The NeuroLex is interested in defining the meaning of concepts and not in providing general information about the concept. It is a dictionary rather than an encyclopedia. We want to make explicit the way in which a concept is defined so that it can be consistently applied to data annotation. We aren't interested in creating the "right" definition of a term like basal ganglia, but to allow the community to tell us the many ways in which it is defined. Thus, we have created a definition template and some policies that allows the user to provide the required information in a form that's easy for automated agents to understand.

How will the NeuroLex be used?

The NeuroLex will provide a resource for those annotating data or developing methods to search and integrate data based on the meaning of concepts. For the Neuroscience Information Framework project, the NeuroLex will provide the base set of concepts from which we are developing the NIFSTD ontologies. We hope that other groups will also use these base concepts to build their information resources. By using the same core concepts, we can easily connect these different resources together.

Do I need an account to contribute to the NeuroLex?

No, you do not need an account. We want the NeuroLex to provide a very low barrier entry point for you to contribute your knowledge. We view the NeuroLex as the marketplace of ideas for neuroscience concepts. However, if you do get an account, all of your contributions will be linked to you.

Is NeuroLex curated?

Yes, it is. We monitor the NeuroLex regularly. Some of the content of the NeuroLex is already being incorporated into our ontologies by knowledge engineers working on the NIF. We will certainly remove any content that is inappropriate (i. e., doesn't fall within our scope, is obscene or inflammatory). We will also update entries that have been incorporated into the NIFSTD ontologies so that the concept can recieve an appropriate version number. But the NeuroLex is meant to be a community resource and needs to evolve in a way that is useful to the community. So we will adjust our curation policies if necessary as we go.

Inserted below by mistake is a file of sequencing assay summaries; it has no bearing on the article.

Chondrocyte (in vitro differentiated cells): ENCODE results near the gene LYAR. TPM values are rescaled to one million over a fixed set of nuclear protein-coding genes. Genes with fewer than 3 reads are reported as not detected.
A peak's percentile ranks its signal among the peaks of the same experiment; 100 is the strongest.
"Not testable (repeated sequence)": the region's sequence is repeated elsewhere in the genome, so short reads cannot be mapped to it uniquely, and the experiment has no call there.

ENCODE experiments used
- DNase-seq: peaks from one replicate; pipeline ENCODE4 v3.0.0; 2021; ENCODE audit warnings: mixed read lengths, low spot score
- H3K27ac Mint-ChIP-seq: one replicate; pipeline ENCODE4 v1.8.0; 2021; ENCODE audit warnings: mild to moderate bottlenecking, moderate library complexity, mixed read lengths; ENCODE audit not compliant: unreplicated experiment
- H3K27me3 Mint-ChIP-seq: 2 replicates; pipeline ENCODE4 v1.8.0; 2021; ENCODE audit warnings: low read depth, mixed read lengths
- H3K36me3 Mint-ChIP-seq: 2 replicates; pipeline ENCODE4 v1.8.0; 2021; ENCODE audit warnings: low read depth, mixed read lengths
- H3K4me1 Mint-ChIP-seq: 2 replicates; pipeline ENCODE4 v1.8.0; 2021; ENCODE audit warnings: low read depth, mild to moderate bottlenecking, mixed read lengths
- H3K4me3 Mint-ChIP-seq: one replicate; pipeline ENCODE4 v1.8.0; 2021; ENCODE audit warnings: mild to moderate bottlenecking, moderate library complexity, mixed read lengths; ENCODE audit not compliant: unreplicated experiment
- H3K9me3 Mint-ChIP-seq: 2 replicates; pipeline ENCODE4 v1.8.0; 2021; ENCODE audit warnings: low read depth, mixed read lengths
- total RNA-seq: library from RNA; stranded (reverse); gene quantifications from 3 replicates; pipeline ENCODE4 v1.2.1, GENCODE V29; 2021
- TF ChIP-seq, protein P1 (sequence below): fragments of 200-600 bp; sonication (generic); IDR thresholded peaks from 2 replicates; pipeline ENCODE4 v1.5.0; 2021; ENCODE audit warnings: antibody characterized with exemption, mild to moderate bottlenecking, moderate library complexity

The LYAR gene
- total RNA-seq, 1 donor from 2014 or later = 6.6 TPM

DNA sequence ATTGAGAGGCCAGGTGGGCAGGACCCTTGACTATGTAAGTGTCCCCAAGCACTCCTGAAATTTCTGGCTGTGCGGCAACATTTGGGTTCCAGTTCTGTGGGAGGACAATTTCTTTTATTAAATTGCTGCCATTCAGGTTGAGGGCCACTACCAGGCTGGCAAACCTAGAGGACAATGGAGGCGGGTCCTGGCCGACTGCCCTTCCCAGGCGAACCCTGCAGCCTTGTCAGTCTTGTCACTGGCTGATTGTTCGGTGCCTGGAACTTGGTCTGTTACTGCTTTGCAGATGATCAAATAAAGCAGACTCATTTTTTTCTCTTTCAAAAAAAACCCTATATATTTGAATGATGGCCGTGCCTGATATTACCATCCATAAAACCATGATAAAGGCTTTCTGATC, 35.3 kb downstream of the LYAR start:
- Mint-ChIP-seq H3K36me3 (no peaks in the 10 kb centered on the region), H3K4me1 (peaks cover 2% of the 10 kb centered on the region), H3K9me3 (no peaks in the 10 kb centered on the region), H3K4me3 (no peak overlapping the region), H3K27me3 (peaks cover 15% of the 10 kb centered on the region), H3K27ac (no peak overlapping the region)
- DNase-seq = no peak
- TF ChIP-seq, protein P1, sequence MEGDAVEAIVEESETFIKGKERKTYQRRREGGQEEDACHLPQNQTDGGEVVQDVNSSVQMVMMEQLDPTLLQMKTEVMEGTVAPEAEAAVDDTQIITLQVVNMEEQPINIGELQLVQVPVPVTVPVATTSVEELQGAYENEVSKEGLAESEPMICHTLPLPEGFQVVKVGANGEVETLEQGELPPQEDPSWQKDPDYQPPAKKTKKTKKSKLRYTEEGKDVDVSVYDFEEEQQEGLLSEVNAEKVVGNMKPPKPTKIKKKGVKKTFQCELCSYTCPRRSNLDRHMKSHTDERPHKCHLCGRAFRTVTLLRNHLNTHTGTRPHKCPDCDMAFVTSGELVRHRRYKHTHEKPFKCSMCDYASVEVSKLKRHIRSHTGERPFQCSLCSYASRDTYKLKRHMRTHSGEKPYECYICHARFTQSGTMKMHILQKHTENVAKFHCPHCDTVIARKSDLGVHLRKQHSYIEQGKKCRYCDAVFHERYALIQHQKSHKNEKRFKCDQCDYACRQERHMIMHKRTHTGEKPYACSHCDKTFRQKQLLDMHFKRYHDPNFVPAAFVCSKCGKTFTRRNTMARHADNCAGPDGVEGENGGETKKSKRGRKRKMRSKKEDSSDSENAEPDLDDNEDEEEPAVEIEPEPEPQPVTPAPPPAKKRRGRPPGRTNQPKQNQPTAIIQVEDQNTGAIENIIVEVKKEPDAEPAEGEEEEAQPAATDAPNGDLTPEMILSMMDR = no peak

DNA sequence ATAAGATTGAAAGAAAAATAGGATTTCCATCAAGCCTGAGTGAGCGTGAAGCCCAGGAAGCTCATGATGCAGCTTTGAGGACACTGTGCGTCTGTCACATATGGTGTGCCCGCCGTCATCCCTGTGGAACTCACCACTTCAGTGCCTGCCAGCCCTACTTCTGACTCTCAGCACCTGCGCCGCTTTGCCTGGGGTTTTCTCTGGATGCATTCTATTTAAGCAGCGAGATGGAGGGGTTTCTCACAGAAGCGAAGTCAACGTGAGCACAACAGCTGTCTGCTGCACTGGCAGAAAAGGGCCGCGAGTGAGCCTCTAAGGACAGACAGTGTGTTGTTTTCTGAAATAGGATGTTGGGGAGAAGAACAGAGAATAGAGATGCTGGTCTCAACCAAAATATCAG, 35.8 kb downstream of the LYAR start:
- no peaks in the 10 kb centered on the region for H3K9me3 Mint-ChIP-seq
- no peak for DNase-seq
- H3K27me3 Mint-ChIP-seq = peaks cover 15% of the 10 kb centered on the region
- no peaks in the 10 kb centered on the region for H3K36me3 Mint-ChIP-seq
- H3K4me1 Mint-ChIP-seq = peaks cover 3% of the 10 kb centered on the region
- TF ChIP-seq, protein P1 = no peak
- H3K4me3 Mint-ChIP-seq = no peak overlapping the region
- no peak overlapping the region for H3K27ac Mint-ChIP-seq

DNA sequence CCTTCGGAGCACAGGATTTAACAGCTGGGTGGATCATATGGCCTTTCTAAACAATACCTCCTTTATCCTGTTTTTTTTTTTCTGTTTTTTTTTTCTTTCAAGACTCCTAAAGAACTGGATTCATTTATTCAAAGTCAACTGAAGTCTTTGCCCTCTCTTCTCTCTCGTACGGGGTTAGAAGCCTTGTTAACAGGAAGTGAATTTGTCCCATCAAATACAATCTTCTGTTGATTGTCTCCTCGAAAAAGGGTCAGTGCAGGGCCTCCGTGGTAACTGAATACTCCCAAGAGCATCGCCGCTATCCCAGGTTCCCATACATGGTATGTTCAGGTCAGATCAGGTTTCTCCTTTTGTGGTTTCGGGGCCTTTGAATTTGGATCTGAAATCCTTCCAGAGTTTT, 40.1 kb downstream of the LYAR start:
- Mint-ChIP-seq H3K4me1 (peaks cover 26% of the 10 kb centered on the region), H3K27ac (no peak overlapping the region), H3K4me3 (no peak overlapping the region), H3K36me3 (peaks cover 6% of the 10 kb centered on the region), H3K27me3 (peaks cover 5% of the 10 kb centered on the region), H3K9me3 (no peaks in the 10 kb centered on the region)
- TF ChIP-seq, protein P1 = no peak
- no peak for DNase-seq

What is a category page? What is a page?

The NeuroLex is built using something called the Semantic MediaWiki. We chose this platform because it makes it easier to go between the formal ontologies and the Wiki space. It can be a little confusing to get started and to understand its structure. We have created several video tutorials explaining the structure of the NeuroLex and how to edit it. These tutorials are available from the page, How to Contribute to the NeuroLex. We'll be adding more in the future.

How are categories related to one another in NeuroLex?